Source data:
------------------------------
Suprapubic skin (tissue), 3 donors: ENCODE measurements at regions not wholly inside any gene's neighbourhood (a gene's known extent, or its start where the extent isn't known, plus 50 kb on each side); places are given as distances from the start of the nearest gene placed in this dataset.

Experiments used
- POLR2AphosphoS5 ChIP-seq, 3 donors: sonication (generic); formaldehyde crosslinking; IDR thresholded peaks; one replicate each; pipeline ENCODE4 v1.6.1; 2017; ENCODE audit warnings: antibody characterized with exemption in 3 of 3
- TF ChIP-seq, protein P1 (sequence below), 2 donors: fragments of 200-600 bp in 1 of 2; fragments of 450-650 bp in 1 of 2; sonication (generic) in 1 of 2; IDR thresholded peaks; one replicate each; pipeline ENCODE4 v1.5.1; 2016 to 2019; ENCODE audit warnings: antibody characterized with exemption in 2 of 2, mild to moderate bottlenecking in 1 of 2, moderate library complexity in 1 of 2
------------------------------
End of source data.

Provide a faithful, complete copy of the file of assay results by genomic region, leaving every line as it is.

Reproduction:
Suprapubic skin (tissue), 3 donors: ENCODE measurements at regions not wholly inside any gene's neighbourhood (a gene's known extent, or its start where the extent isn't known, plus 50 kb on each side); places are given as distances from the start of the nearest gene placed in this dataset.

Experiments used
- POLR2AphosphoS5 ChIP-seq, 3 donors: sonication (generic); formaldehyde crosslinking; IDR thresholded peaks; one replicate each; pipeline ENCODE4 v1.6.1; 2017; ENCODE audit warnings: antibody characterized with exemption in 3 of 3
- TF ChIP-seq, protein P1 (sequence below), 2 donors: fragments of 200-600 bp in 1 of 2; fragments of 450-650 bp in 1 of 2; sonication (generic) in 1 of 2; IDR thresholded peaks; one replicate each; pipeline ENCODE4 v1.5.1; 2016 to 2019; ENCODE audit warnings: antibody characterized with exemption in 2 of 2, mild to moderate bottlenecking in 1 of 2, moderate library complexity in 1 of 2